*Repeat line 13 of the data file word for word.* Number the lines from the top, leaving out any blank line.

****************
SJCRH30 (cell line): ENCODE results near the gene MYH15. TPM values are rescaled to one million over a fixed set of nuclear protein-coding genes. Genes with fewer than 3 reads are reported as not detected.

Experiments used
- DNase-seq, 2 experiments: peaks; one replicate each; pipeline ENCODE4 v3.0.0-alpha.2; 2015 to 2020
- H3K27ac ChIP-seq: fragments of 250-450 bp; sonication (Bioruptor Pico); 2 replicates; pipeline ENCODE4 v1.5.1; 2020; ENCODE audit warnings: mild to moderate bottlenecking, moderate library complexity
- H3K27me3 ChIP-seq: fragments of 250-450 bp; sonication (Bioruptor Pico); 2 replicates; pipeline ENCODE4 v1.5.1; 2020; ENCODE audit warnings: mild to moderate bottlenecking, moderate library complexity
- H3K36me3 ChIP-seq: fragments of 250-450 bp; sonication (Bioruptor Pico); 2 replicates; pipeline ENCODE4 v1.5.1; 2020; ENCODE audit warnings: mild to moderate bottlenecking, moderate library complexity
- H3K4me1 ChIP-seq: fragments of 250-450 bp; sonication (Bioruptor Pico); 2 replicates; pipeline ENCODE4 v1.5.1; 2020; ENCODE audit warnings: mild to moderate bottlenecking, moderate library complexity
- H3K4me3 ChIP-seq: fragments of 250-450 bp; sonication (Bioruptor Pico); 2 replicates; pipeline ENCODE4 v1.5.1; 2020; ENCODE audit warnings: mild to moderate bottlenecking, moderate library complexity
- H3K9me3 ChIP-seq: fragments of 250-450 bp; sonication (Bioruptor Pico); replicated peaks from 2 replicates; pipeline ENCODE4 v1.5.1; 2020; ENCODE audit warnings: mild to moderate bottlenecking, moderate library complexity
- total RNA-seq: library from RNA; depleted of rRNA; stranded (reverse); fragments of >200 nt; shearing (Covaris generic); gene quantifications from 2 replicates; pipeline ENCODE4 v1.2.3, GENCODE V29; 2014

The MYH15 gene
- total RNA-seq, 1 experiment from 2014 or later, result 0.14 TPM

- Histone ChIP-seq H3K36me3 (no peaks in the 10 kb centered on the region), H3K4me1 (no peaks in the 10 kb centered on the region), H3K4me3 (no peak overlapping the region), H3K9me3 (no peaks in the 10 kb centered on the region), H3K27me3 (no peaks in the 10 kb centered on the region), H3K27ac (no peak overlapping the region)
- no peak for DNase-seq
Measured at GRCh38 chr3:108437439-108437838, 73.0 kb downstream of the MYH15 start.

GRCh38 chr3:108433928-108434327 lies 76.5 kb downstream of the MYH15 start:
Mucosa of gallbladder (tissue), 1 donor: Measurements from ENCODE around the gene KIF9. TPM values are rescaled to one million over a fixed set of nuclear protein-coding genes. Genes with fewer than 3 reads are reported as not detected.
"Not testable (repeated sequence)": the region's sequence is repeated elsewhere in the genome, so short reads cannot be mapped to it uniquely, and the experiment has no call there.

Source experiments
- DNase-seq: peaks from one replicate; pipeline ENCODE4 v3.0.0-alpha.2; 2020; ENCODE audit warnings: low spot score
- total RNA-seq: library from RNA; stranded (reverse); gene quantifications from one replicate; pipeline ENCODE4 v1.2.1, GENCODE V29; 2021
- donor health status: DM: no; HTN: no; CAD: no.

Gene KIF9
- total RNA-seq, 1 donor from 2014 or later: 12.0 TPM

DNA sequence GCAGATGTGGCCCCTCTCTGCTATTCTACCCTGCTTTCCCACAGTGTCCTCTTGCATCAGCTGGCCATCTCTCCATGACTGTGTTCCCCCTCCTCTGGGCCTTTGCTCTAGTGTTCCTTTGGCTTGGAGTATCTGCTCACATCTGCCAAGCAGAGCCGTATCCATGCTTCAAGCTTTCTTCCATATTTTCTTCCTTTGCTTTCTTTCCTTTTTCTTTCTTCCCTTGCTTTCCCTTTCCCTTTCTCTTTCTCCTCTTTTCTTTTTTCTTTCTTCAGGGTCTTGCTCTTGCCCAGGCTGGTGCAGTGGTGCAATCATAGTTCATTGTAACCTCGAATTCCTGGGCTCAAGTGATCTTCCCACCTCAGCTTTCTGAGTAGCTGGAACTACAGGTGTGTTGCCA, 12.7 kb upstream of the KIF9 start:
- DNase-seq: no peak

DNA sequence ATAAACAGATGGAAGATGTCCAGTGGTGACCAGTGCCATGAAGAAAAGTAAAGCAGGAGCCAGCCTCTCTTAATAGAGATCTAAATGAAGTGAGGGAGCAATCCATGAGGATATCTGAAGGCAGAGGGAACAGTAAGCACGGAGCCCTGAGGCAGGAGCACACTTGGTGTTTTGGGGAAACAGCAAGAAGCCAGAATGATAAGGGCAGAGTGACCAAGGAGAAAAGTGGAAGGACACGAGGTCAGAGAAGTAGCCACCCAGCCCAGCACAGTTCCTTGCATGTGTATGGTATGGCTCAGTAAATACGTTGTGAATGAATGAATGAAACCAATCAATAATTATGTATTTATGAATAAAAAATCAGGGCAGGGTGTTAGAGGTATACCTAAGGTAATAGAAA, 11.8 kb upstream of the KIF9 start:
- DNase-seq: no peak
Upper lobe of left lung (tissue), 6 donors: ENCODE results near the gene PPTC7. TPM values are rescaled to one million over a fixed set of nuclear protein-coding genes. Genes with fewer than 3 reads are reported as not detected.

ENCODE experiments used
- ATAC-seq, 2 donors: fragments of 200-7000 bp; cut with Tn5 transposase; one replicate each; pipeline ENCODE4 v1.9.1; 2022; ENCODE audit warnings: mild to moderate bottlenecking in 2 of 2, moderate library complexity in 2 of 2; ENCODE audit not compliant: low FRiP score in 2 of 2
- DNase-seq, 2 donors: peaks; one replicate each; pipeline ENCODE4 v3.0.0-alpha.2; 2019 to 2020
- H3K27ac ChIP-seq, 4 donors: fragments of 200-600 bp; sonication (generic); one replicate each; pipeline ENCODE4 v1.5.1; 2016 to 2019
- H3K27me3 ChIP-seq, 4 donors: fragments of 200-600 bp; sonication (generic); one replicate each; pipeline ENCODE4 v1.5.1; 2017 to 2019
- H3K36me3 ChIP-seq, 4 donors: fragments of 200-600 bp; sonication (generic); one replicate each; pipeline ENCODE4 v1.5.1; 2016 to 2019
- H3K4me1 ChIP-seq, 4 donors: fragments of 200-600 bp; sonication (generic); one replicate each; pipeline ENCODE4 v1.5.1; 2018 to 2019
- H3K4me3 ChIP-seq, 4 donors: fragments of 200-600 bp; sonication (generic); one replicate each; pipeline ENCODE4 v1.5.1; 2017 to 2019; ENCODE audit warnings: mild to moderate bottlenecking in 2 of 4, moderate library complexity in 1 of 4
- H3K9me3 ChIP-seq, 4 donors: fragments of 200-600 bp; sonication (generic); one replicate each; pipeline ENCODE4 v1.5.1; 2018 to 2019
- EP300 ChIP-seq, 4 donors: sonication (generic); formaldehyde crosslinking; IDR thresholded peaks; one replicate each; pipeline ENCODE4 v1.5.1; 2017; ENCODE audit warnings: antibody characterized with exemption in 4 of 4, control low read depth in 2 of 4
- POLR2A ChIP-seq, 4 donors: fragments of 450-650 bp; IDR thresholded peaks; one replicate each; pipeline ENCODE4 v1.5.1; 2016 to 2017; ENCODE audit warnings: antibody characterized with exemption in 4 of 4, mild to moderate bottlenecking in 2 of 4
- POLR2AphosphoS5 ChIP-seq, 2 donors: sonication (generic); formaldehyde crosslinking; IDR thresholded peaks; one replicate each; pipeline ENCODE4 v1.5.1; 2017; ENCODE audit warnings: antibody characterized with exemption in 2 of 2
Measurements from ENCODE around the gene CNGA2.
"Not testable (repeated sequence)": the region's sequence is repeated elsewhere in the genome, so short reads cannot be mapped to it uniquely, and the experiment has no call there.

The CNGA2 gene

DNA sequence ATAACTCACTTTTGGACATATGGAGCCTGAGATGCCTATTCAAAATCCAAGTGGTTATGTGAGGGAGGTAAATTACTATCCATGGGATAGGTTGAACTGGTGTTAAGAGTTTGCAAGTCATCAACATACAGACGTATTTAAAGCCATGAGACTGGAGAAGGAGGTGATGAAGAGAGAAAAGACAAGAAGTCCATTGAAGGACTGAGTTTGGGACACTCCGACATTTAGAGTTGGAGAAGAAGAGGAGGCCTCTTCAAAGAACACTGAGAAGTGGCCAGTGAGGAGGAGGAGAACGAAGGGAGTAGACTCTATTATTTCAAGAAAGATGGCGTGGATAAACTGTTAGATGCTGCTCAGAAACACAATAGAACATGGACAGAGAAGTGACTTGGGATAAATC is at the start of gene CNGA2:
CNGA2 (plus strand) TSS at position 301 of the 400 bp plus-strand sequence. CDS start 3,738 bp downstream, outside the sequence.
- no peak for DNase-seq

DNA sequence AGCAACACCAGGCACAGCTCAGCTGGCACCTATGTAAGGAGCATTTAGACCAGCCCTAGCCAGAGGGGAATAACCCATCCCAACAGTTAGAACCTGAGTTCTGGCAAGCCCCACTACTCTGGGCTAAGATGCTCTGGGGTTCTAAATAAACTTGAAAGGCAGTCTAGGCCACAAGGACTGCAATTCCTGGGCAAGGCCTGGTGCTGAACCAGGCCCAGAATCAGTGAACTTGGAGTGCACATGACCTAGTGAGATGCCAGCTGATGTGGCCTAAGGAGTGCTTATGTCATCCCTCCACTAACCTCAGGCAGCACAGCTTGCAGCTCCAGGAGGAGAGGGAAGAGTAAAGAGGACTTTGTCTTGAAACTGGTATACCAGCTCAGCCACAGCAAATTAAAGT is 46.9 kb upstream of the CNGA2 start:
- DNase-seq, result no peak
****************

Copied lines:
- Histone ChIP-seq H3K36me3 (no peaks in the 10 kb centered on the region), H3K4me1 (no peaks in the 10 kb centered on the region), H3K4me3 (no peak overlapping the region), H3K9me3 (no peaks in the 10 kb centered on the region), H3K27me3 (no peaks in the 10 kb centered on the region), H3K27ac (no peak overlapping the region)